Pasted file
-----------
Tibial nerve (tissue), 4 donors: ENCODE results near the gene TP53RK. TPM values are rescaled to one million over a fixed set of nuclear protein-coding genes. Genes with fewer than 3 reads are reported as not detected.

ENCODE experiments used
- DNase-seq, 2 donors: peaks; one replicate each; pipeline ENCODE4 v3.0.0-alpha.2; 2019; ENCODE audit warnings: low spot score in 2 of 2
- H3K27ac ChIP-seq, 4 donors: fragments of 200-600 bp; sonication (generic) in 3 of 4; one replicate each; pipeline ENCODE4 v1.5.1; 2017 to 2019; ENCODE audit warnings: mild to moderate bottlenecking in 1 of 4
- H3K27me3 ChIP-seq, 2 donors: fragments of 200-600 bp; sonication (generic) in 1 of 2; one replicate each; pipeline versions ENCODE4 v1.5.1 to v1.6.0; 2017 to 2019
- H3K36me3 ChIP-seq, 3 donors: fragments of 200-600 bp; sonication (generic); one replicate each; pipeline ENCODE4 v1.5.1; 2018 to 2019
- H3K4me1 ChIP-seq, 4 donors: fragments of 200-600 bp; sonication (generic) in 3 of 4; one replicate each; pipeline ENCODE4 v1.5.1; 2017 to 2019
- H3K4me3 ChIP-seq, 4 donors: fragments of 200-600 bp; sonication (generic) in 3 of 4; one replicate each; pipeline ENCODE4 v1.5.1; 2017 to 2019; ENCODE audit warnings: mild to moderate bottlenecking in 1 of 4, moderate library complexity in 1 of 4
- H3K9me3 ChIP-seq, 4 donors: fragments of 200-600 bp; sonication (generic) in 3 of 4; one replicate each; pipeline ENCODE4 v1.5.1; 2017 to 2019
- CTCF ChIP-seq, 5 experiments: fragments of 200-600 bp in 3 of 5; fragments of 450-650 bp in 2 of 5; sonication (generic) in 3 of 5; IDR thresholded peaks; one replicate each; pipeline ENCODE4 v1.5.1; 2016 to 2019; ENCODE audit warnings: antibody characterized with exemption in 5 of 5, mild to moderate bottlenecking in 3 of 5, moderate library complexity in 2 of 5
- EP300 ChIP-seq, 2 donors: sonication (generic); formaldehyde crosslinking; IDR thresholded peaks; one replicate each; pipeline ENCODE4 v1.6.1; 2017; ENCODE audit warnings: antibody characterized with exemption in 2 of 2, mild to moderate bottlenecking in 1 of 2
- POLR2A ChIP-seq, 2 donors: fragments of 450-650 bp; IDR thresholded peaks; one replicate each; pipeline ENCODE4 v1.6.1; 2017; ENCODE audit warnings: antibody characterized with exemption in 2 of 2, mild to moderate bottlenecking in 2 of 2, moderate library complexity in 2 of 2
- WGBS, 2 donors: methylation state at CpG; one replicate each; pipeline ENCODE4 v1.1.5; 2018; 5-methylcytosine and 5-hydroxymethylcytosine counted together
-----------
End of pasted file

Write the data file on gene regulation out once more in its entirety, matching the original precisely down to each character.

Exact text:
Tibial nerve (tissue), 4 donors: ENCODE results near the gene TP53RK. TPM values are rescaled to one million over a fixed set of nuclear protein-coding genes. Genes with fewer than 3 reads are reported as not detected.

ENCODE experiments used
- DNase-seq, 2 donors: peaks; one replicate each; pipeline ENCODE4 v3.0.0-alpha.2; 2019; ENCODE audit warnings: low spot score in 2 of 2
- H3K27ac ChIP-seq, 4 donors: fragments of 200-600 bp; sonication (generic) in 3 of 4; one replicate each; pipeline ENCODE4 v1.5.1; 2017 to 2019; ENCODE audit warnings: mild to moderate bottlenecking in 1 of 4
- H3K27me3 ChIP-seq, 2 donors: fragments of 200-600 bp; sonication (generic) in 1 of 2; one replicate each; pipeline versions ENCODE4 v1.5.1 to v1.6.0; 2017 to 2019
- H3K36me3 ChIP-seq, 3 donors: fragments of 200-600 bp; sonication (generic); one replicate each; pipeline ENCODE4 v1.5.1; 2018 to 2019
- H3K4me1 ChIP-seq, 4 donors: fragments of 200-600 bp; sonication (generic) in 3 of 4; one replicate each; pipeline ENCODE4 v1.5.1; 2017 to 2019
- H3K4me3 ChIP-seq, 4 donors: fragments of 200-600 bp; sonication (generic) in 3 of 4; one replicate each; pipeline ENCODE4 v1.5.1; 2017 to 2019; ENCODE audit warnings: mild to moderate bottlenecking in 1 of 4, moderate library complexity in 1 of 4
- H3K9me3 ChIP-seq, 4 donors: fragments of 200-600 bp; sonication (generic) in 3 of 4; one replicate each; pipeline ENCODE4 v1.5.1; 2017 to 2019
- CTCF ChIP-seq, 5 experiments: fragments of 200-600 bp in 3 of 5; fragments of 450-650 bp in 2 of 5; sonication (generic) in 3 of 5; IDR thresholded peaks; one replicate each; pipeline ENCODE4 v1.5.1; 2016 to 2019; ENCODE audit warnings: antibody characterized with exemption in 5 of 5, mild to moderate bottlenecking in 3 of 5, moderate library complexity in 2 of 5
- EP300 ChIP-seq, 2 donors: sonication (generic); formaldehyde crosslinking; IDR thresholded peaks; one replicate each; pipeline ENCODE4 v1.6.1; 2017; ENCODE audit warnings: antibody characterized with exemption in 2 of 2, mild to moderate bottlenecking in 1 of 2
- POLR2A ChIP-seq, 2 donors: fragments of 450-650 bp; IDR thresholded peaks; one replicate each; pipeline ENCODE4 v1.6.1; 2017; ENCODE audit warnings: antibody characterized with exemption in 2 of 2, mild to moderate bottlenecking in 2 of 2, moderate library complexity in 2 of 2
- WGBS, 2 donors: methylation state at CpG; one replicate each; pipeline ENCODE4 v1.1.5; 2018; 5-methylcytosine and 5-hydroxymethylcytosine counted together